The invalid hoisted herself on to an elbow and looked towards the plate which Matilda was holding forth.

"Oh, my! Fish again!" she wailed.

Later – on their way back to the kitchen fire – Matilda said significantly: "Most ungrateful person I ever saw, she is. But just don't notice what she says. It's the only way to get on. I keep her room tidy and I keep her house clean and I keep her garden weeded. I'm careful of her money, and she's well fed. I don't know what more any one could ask, but she ain't satisfied and she ain't always polite, but you'll only have three weeks of what I've had for five years, so I guess it won't kill you."

"Oh, I think that I'll be all right," Jane answered cheerfully.

"The stage is ordered for seven in the morning, and I shall get up at half-past four," the aunt continued. "You can sleep till five just as well. I'm going to bed now, and you'd better do the same thing."

"Yes, I think so," said Jane cheerfully; "good night."

CHAPTER III
MATILDA TEACHES

MATILDA seated herself bolt upright on one of the kitchen chairs and drew a hard, stiff sigh.

"It'll be a great rest to get away," she said, "more of a rest than any one but me will ever know. You see, she's left all she's got to me in her will, so I'm bound in honor to keep a pretty sharp watch over everything. I can't even take a chance at her sinking suddenly away, with the room not picked up or a cobweb in some high corner. I've seen her will, and she ain't left you a cent, so you won't have the same responsibility. It'll be easier for you."

"I'll do my very best," said Jane.

"The trouble is I'm too conscientious," said Matilda. "I was always conscientious, and she was always slack. It's an awful failing. It's a warning, too, for now there she lays, snug as a bug in a rug, and me with New Asthma in my arm from tending her and the house."

"You'll get over all that very soon," said the niece soothingly.

Matilda glanced at her suspiciously. "No, I shan't. I may get better, but I shan't get over it. It's a nerve trouble and can't never be completely cured. A doctor can alligator it, but he can't cure it. I'll have it till I die."

Jane was silent.

"You wrote that you were some kind of a nurse. What kind did you say you were?"

"I'm a Sunshine Nurse."

"A Sunshine Nurse! What's that? Some new idea of never pulling down the shades?"

Jane laughed. "Not exactly. It's an Order just founded by a doctor. He picked out the girls himself, and he sends them where he chooses for training."

"What's the training?"

Jane looked at her and hesitated a little. "I expect you'll laugh," she said finally; "it does sound funny to any one who isn't used to such ideas. We're to see the sun as always shining, and always shine ourselves, and our training consists in going where there isn't any brightness and being bright, and going where there isn't any happiness and teaching happiness."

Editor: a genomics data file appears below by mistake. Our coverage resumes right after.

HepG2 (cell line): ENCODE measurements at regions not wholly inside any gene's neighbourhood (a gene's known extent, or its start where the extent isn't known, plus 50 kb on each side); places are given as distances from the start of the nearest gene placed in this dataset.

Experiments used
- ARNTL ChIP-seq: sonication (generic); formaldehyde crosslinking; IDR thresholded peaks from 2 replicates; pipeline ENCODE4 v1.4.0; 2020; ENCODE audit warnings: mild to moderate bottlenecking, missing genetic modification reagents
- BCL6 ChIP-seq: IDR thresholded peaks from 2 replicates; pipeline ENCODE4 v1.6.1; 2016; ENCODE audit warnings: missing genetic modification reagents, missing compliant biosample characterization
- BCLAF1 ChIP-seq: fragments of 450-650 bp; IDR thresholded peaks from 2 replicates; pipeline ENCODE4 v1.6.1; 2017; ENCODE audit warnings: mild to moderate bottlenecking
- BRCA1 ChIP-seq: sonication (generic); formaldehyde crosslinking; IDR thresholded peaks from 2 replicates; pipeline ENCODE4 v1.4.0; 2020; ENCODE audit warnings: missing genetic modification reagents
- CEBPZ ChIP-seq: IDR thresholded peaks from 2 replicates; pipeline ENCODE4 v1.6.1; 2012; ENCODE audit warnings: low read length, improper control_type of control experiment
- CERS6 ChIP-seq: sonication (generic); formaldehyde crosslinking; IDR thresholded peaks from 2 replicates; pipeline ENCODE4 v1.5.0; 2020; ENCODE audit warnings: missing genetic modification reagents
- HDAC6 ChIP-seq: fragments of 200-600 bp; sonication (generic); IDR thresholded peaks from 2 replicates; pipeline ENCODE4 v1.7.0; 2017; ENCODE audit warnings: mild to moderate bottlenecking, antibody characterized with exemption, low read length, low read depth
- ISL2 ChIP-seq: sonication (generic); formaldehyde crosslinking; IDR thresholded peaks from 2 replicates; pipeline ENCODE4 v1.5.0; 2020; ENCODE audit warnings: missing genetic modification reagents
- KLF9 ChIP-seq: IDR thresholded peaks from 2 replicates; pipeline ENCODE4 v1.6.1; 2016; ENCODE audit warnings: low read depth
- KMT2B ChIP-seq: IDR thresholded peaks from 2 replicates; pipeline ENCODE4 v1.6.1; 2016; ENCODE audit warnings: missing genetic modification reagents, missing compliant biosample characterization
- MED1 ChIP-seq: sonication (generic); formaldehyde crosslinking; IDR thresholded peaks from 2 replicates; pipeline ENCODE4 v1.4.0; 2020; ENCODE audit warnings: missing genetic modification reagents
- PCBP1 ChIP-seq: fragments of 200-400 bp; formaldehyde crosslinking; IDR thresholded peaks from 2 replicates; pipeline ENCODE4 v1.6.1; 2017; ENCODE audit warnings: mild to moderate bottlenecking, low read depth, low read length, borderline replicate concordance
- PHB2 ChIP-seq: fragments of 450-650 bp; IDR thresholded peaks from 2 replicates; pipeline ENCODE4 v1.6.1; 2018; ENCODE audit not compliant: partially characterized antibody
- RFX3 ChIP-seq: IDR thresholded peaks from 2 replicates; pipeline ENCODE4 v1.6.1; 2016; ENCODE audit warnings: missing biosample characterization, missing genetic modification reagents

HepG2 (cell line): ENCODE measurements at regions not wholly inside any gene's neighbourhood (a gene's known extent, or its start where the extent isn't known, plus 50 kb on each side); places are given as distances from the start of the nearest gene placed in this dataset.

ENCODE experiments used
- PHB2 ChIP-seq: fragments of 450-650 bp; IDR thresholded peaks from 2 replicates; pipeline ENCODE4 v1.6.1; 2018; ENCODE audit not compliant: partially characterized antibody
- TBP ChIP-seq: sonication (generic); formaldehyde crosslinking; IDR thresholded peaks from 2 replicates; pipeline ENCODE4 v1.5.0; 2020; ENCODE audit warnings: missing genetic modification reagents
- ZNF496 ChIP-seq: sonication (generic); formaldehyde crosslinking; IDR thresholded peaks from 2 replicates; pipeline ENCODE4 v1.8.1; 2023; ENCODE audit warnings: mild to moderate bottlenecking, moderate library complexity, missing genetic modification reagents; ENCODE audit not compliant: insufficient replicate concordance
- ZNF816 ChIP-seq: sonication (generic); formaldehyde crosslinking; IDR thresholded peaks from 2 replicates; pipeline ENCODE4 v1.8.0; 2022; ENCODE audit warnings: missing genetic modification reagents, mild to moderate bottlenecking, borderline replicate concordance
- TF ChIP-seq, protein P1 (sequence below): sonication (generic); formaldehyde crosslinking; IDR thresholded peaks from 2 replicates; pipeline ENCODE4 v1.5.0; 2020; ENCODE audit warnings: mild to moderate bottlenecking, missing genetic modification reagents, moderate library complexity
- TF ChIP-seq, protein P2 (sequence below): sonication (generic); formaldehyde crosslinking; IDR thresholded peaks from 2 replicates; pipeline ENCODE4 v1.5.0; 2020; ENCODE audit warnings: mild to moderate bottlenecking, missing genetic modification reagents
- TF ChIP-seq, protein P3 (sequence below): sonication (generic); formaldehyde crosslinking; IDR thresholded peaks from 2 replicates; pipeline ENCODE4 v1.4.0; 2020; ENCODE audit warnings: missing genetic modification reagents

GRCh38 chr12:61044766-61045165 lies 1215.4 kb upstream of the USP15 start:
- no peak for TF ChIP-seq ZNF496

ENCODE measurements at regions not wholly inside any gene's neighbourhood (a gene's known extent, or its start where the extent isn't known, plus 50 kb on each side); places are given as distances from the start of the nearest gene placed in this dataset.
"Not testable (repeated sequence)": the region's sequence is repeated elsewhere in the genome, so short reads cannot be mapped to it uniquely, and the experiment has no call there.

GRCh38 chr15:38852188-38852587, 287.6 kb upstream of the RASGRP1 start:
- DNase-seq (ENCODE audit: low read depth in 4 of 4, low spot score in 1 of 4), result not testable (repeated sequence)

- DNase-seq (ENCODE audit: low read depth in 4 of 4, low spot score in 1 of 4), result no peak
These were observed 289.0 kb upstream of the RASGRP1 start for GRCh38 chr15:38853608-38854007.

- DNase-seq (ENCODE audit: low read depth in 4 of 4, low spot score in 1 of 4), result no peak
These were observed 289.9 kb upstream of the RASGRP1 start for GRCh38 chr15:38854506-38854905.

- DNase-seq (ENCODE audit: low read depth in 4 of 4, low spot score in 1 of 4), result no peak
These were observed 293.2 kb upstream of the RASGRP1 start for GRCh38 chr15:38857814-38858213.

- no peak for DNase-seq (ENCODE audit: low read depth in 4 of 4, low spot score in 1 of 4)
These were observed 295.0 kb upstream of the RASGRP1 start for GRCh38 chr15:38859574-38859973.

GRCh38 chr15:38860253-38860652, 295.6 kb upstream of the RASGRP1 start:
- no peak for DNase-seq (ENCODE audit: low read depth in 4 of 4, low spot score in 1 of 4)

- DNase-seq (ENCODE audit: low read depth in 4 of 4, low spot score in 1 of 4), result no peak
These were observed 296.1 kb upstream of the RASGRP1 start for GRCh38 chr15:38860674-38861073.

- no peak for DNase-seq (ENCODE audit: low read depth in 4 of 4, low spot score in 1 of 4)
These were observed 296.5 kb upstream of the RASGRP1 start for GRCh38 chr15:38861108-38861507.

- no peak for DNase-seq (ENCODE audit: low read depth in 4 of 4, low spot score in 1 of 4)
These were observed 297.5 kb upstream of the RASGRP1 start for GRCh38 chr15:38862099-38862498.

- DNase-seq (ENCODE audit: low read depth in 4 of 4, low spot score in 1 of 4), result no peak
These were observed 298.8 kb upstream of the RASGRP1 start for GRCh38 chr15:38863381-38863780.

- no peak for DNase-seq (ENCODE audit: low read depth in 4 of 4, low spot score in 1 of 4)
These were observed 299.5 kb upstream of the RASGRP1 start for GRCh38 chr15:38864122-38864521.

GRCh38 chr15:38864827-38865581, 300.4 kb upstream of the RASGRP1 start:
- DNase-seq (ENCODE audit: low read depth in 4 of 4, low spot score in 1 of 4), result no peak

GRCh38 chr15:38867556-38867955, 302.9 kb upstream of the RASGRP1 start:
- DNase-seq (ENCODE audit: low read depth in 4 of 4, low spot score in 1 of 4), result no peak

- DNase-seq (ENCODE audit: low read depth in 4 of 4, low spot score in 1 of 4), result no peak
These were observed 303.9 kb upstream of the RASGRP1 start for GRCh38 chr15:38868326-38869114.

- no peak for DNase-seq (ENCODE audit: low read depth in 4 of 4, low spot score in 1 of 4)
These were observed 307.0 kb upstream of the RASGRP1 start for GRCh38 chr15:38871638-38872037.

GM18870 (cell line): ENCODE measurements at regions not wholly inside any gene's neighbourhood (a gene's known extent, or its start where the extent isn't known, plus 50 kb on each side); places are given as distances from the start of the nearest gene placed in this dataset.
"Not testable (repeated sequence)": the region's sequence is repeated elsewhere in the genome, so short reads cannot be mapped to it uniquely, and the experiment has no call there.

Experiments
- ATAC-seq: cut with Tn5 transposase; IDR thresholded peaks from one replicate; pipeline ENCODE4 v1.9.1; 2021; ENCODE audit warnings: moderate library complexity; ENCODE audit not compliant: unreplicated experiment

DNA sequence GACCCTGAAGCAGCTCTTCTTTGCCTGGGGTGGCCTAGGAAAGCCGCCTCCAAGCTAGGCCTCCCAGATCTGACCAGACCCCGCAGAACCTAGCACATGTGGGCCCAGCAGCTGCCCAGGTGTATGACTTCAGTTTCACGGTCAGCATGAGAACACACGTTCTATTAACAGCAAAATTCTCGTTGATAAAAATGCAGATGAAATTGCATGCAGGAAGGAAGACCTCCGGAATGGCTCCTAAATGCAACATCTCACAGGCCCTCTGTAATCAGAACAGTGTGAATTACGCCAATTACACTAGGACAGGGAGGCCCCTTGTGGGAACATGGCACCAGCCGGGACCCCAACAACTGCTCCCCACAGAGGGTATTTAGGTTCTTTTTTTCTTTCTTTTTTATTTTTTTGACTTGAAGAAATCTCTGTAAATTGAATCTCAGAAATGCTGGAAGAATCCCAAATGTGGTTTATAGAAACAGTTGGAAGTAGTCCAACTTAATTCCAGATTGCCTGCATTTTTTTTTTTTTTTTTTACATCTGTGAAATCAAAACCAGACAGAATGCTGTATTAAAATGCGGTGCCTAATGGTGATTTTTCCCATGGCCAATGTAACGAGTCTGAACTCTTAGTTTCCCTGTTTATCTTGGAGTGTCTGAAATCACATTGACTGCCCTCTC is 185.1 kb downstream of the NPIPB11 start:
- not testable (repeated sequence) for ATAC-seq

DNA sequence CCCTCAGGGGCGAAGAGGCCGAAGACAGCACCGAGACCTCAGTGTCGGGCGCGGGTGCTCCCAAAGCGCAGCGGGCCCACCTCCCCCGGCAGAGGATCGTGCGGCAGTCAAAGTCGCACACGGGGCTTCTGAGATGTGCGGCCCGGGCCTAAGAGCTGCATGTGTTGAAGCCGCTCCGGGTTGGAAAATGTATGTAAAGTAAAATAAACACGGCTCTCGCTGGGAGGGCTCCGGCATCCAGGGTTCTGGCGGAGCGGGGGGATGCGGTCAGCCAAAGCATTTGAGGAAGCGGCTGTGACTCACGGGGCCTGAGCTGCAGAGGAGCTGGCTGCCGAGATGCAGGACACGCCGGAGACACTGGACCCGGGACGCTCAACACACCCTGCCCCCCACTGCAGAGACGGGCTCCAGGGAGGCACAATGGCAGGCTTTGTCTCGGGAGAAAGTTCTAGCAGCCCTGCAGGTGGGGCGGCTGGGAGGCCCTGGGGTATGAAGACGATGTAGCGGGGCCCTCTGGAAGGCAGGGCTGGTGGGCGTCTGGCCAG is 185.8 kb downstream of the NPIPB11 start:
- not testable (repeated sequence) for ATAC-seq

"Sounds to me like nonsense," said Matilda, rising abruptly; "don't you go letting up the sitting-room shades and fading the upholstering, – that's all I've got to say. Come now and I'll show you about locking up, and then we'll go to bed."

Jane obeyed with promptness and was most observant and attentive. Matilda loaded her with behests and instructions and seemed appreciative of the intelligence with which they were received.

"I wouldn't go in for nothing fancy," she said, as they completed their task; "the less you stir up her and the house, the easier it'll be for me when I come back. You don't want to ever forget that I'm coming back, and don't put any fancy ideas into her head. There's plenty to do here without going out of your way to upset my ways."

"I'll remember," said Jane.

Then they started up-stairs, and a few minutes later the Sunshine Nurse was alone in her own room, free to stand quietly by the window and let her outward gaze form a bond between the still beauty of a country night and the glad vision of work in plenty, and that of a kind which Miss Matilda couldn't prohibit, because she knew not the world in which such work is done.

"Not – " said Jane to herself with a little whimsical smile – "not but what I'm 'most sure that my teaching will be manifest in a lot of material changes, too, but by the time that she comes back, her own feelings will be sufficiently 'alligatored' so that she'll see life differently also. God's plan is just as much for her good in sending her away as it is for mine in sending me here, and I mustn't forget that for a minute. I'll be busy and she'll be busy, and we'll both be learning and we'll both be teaching and we'll both be being necessary."

She drew a chair close and sat down, full of her own bright and helpful thoughts. Much of love and wonder came flooding into her through the medium of the sweet, calm night without. "It's like being among angels," she fancied, and felt a close companionship with those who had known the Great White Messengers face to face.

Long she sat there, praying the prayer that is just one indrawn breath of content and uplifted consciousness. Not many girls of twenty-two would have seen so much in that not unusual situation, and yet it was to her so brimful of fair possibilities that she could hardly wait for morning to begin work.